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Politics of Chhattisgarh

The present-day state of Chhattisgarh was once a part of Madhya Pradesh. Protests, rallies, associations and demands culminated in the formation of a separate state of Chhattisgarh on 1 November 2000. The unified efforts of the Congress and the Bharatiya Janata Party led to the formation of the separate state of Chhattisgarh. The capital of the state is at Raipur.

The Bharatiya Janata Party (BJP), the Congress, and the Bahujan Samaj Party (BSP) have significant presence in the politics of Chhattisgarh. Gondwana Party also has political presence in the state. Presently BJP is having majority in the legislative assembly, whereas Congress enjoyed a majority in the last term. The Congress and the BJP both have been in the majority once each. They are probably the most influential political parties of Chhattisgarh.

Chhattisgarh has adopted a unicameral legislature, with Governor as the ceremonial head of the state. The Governor enjoys a prestigious position, but the real political power wrests with the Chief Minister and his cabinet. The Chief Minister leads his council of ministers. Dr. Raman Singh is the present Chief Minister of the state. Ajit Jogi was the first Chief Minister of this newly-formed state. Representing the Mahasamund constituency, he enjoyed his tenure of Chief Minister from 2000 to 2003. He is considered a controversial political figure. His name is involved in a political scandal.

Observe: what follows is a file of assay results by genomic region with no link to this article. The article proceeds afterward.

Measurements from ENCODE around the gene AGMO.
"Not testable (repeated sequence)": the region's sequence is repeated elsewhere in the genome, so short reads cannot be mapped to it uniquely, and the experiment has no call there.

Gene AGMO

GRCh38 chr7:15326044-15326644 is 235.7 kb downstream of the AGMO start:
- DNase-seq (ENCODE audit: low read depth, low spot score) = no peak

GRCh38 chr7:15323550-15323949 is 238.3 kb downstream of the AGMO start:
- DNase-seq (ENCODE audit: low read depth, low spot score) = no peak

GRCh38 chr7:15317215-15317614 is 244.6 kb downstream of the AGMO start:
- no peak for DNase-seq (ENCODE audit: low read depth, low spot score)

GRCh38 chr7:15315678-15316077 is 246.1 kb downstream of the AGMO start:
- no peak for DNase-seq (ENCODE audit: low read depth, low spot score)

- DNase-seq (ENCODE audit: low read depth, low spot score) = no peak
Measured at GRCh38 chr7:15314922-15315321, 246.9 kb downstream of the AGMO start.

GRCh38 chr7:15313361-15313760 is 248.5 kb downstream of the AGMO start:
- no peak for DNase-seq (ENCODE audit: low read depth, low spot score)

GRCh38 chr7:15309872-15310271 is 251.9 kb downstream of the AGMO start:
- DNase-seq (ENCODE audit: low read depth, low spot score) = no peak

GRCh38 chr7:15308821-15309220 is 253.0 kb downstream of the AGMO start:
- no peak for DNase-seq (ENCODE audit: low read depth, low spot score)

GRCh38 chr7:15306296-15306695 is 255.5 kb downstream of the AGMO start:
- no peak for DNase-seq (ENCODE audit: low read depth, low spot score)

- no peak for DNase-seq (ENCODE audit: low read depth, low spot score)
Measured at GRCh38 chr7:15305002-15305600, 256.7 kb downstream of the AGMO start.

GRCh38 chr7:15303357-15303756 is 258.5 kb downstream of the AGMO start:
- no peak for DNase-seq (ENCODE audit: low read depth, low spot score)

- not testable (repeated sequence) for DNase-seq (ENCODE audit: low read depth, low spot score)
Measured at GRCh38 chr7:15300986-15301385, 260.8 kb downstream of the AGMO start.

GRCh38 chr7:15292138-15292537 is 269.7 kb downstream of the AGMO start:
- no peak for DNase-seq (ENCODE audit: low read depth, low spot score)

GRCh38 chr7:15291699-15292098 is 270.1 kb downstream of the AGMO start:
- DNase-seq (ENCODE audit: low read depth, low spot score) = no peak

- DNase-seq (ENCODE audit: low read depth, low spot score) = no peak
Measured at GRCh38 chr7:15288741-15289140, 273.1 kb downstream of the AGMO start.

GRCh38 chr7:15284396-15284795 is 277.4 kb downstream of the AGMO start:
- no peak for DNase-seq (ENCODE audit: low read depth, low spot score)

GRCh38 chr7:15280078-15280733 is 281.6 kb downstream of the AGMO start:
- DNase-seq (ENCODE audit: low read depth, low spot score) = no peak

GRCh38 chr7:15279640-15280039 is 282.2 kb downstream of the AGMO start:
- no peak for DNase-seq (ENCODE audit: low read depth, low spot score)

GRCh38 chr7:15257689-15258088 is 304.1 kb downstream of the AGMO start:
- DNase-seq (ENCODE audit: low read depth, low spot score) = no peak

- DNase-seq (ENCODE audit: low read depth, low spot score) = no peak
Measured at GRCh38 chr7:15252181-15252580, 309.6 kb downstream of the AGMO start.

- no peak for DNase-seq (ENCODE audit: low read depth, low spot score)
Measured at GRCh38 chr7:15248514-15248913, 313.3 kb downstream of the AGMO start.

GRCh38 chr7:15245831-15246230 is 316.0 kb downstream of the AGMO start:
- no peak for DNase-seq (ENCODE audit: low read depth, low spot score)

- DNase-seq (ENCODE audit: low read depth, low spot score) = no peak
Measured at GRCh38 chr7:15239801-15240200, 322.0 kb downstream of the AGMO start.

Presently the politics of Chhattisgarh is reeling under the influence of armed insurgency by the Naxalites. Naxalites are running parallel governments in the northern and southern parts of Chhattisgarh. They have killed several civilians and police officials in the recent years, through their violent operations. Chhattisgarh was the most Naxalite-affected state in 2006. There goes on a constant struggle between the State Government of Chhattisgarh and the Naxalites. The state is taking a lot of steps to curb the violent influence of the Naxalites, and to provide the people of the state a safe life and livelihood.

Last Updated On: 2011/07/12